If your patient is uninsured, they’re not likely to be able to cover the cost of treatment. However, that doesn’t mean that you can or should always avoid treating uninsured patients. It’s important to consider the circumstances. Here’s what you need to know:
1. You cannot refuse to treat an uninsured patient who is seeking treatment for a medical emergency
Public hospitals are required to provide medical care to patients regardless of their ability to pay. While doctors at a public hospital cannot deny treatment for someone suffering a medical emergency, you are not obligated to treat chronic health problems if the patient is uninsured.
However, the definition of an emergency is not always as clear-cut as you might expect. If the patient is suffering from rapid deterioration and treatment is needed to stabilize them, it is an emergency situation. If you are working at a public hospital, you cannot legally refuse to provide care in these situations even if the patient is unable to pay.
2. Private practices are generally exempt from this guideline
As the owner of a private medical practice, you are not obligated to provide emergency medical treatment. Hospitals feature equipment that is essential for the care of critically ill patients, and it is always best to refer uninsured (or insured) patients to the local emergency room if they are experiencing a medical emergency.
3. Consider offering a sliding scale
If your practice serves a large number of uninsured patients, you should offer a sliding scale. A sliding scale will allow you to charge lower rates if a patient doesn’t have insurance, and many physicians who offer a sliding scale use their patient’s income to determine the rate that they charge. This type of payment system is used by numerous primary care doctors throughout the country, and it can allow you to effectively serve populations with a large number of people who lack health insurance.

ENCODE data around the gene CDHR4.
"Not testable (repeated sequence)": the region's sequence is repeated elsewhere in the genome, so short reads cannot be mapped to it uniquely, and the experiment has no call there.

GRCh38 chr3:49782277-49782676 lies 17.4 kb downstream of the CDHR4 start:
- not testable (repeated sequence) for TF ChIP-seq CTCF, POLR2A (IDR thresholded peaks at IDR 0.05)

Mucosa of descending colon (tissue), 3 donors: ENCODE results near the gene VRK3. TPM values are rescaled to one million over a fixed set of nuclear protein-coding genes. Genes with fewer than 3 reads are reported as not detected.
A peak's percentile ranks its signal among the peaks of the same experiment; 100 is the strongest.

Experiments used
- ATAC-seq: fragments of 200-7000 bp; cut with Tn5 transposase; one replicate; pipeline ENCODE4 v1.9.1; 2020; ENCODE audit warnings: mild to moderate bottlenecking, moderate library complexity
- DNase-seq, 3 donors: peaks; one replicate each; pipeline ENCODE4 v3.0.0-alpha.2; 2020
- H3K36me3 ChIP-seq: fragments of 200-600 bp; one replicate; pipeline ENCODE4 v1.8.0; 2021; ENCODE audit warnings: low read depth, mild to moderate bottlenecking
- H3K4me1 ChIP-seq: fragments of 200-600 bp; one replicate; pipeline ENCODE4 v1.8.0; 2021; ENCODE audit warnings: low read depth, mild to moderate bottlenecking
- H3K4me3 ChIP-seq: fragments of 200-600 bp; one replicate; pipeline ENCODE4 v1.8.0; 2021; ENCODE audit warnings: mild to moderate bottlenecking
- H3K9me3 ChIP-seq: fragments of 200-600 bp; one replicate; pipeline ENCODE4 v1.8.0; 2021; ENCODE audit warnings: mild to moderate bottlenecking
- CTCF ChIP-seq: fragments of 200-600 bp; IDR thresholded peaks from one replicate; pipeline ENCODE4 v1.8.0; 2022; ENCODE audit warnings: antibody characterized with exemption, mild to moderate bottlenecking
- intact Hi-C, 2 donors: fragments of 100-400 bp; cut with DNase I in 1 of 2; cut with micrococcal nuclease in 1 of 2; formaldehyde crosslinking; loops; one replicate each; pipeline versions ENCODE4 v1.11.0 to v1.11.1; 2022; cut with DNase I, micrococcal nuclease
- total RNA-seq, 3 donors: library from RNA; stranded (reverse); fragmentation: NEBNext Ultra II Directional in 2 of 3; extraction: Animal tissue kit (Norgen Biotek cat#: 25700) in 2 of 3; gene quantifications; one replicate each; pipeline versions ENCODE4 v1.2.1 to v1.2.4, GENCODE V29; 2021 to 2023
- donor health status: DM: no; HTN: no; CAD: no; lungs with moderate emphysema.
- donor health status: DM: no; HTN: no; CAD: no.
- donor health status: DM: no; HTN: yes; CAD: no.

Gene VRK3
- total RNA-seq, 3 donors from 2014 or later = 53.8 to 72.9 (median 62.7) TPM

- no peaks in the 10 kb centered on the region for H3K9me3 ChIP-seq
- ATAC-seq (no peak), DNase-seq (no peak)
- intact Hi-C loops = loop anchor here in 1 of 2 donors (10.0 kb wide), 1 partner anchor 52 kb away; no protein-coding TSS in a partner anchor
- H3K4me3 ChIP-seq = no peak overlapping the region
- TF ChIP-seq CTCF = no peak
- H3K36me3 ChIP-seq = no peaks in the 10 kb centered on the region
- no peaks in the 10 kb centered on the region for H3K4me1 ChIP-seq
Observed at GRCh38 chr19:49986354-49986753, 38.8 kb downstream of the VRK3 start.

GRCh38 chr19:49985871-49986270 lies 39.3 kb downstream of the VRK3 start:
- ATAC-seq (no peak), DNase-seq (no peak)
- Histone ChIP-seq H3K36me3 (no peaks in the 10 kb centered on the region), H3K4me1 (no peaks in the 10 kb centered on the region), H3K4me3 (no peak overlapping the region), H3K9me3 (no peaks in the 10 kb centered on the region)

4. Always confirm that an uninsured patient truly lacks access to health insurance
While uninsured patients have no access to health insurance at all, under-insured patients do have access to coverage, but the coverage isn’t enough to adequately cover their medical expenses. Due to the fact that uninsured patients don’t have any coverage at all, these individuals are likely to be unable to make any payments.
5. Be very specific when you’re describing the cost of your services
Insured patients will not be paying significant amounts of money out of pocket. Therefore, the specific cost of your services won’t be that important to them, but it’s a very different story for uninsured patients. Uninsured patients will be paying the entire total out of pocket, which means that you need to make sure they know exactly how much your services cost.
If you don’t clearly describe the cost of your services, uninsured patients are likely to seek treatment elsewhere. Furthermore, if they do choose to receive care from you, you may find that they are unable to pay the amount that you charge.
Not only that, but the patient may be surprised by the cost of their care. If this is the case, it could deter others from seeking services from you. So, being upfront about the entire cost of the care of uninsured patients is essential for your practice.
6. Always direct patients to agencies that offer health coverage if possible
In many cases, an uninsured patient will have access to Medicaid or state health insurance programs. However, it is not uncommon for individuals in this situation to be unaware of their options. Medicaid requirements vary significantly from one state to another.
However, NC Medicaid offers health insurance to low-income Americans, and it’s essential to familiarize yourself with Medicaid eligibility in your state if you live outside of North Carolina. Furthermore, some states have their own health insurance program, which provides coverage to individuals who have a low income and don’t receive health benefits from their employer. If there is a state health insurance program in your area, make sure that you are familiar with its requirements.
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Also, check out our article on how to Successfully Outsource your Medical Billing , Tips That Can Help You Have a Thriving Practice During the Pandemic, and our End-Of-The-Year Checklist for Medical Offices
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